Securing Office 365 – Who’s to blame when a breach occurs?
A number of recognised bodies in the UK are urging businesses to add an extra layer of security on the perimeter of Office 365. Why? Because, as the cloud app has rocketed in terms of popularity, this in turn has increased the volume of reported breaches or attacks from cybercriminals, due to the level of default security which comes as standard. It’s no use relying on Microsoft to do the job for you; a recent study reveals that a quarter of phishing emails bypass default Office 365 security, based on an analysis of more than 52 million emails across nine industry sectors.
As attackers develop new deception methods to take advantage of zero-day vulnerabilities, not only on Office 365 but with other cloud apps, the proportion of breaches are set to increase further. It is therefore advised that extra measures are taken when securing cloud apps such as Office 365 such as Multi-Factor Authentication (MFA). This enables users to access their cloud apps using not only a password, but also a code provided over text message to a mobile device (less secure) or via an authentication app or key such as LastPass (preferred method). Using a second factor in the process of logging in to any cloud-based account adds an extra ‘safety blanket’ over your cloud apps, and thus deters cybercriminals from gaining relatively simple access to your data. Whilst some users may find the set up process with MFA apps tiresome and concerns arise around decrease in productivity if phones are lost, for example, the benefit of implementing this second security factor far outweighs any initial inconvenience.
Office 365 comes with a Data Loss Prevention (DLP) feature as standard, but it’s important to ensure that any existing DLP measures your infrastructure has in place is compatible with O365 and vice versa. By identifying gaps in your on-premise security as well as your cloud security, you can remediate any potential vulnerabilities. This is especially pertinent if your users upload sensitive information to the cloud such as staff salaries, postal addresses, credit card numbers, bank details etc. The standard DLP service that is provided with O365 will detect any data that appears to fall under these categories and will prompt the user to make a decision on whether they feel this data is safe to store in the chosen location – for example, “hey, this looks sensitive — are you sure you want to be doing that?”; or block the action completely. However, while this is a useful and can help to avoid a potential data breach, it’s advised to supplement and merge the default DLP measures with your own.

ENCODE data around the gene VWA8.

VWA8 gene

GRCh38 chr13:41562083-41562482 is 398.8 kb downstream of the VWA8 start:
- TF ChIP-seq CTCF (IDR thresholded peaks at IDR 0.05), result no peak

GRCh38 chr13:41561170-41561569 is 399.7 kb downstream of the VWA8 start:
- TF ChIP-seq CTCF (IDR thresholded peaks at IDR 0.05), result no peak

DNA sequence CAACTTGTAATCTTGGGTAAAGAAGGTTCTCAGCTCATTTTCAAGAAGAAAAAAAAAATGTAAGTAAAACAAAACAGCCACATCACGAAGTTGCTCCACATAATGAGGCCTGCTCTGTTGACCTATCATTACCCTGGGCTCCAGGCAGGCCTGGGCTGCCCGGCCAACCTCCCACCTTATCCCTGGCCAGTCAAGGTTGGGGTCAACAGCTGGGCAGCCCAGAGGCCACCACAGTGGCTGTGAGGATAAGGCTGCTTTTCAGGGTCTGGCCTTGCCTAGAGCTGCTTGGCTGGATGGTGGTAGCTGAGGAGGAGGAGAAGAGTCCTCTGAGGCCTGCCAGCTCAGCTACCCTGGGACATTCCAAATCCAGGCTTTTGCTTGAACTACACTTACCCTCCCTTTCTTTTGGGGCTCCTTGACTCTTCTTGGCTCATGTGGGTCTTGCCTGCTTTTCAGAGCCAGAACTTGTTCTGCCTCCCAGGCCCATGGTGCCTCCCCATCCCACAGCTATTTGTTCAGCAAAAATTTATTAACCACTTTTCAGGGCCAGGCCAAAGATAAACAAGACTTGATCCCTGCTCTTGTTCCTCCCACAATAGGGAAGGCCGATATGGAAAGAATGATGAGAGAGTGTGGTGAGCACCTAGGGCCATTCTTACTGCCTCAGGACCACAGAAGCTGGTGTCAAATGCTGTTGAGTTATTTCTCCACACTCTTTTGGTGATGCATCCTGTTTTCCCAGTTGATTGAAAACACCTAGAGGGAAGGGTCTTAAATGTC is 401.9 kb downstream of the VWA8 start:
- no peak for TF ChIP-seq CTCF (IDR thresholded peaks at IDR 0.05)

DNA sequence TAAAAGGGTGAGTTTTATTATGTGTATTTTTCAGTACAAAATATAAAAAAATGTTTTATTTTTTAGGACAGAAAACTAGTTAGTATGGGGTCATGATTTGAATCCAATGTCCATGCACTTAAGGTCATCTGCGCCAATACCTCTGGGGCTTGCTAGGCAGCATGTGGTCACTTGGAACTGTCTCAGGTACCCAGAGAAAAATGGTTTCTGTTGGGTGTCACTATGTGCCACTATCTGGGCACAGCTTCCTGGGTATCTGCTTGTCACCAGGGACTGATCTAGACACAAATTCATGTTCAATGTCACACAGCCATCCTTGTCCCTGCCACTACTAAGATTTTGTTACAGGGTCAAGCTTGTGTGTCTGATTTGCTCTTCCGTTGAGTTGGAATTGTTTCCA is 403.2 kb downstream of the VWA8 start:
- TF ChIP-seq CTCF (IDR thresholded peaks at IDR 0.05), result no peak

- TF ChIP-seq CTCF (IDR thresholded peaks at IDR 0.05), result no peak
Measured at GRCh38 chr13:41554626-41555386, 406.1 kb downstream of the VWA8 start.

Usage rights policies should also be taken in to consideration. Take steps to ensure the right users have access to the right files, and that certain users DON’T have access to certain files. Human Resources and Payroll data should be kept locked down, for example, and anyone outside of these departments should not be granted access. Even users within those departments should be subject to rigorous questioning as to why they should have access. Sensitive information needs to be handled with the utmost care and respect for those within your organisation who have divulged their information in trust.
Limit the amount of IP addresses linked to your O365 system by operating Office 365 Active Directory. Office 365 uses Azure Active Directory (Azure AD), a cloud-based user identity and authentication service that is included with every Office 365 subscription, to manage identities and authentication for Office 365. For this feature to operate at its best, it’s vital that the identity infrastructure is configured correctly. This may take some time to implement but preventing a security breach in the long run could save your company its reputation and from wasting resources spent exercising damage limitation.
If you want to avoid any large-scale future deployments in your cloud security, its crucial to receive all the latest O365 security updates. This can be done by using an XML file and running your O365 client updates intermittently. Updating your O365 security more frequently may cause some internal resistance with your users, however – running multiple updates less frequently resulting in larger periods of downtime could have a greater detrimental effect on your business.
So, it therefore begs the question; who’s to blame when a breach occurs within Office 365? Research shows the onus lies with the customer, not the provider in this case. To learn more about how you can continue to use Office 365 with water-tight cloud security and peace of mind, contact our specialist Sales Team to arrange an Office 365 Security Assessment. If you are considering deploying a CASB service to extend your DLP infrastructure to the cloud, CST can provide this as a fully integrated solution. Discover more about cloud security by visiting our dedicated cloud page on our website.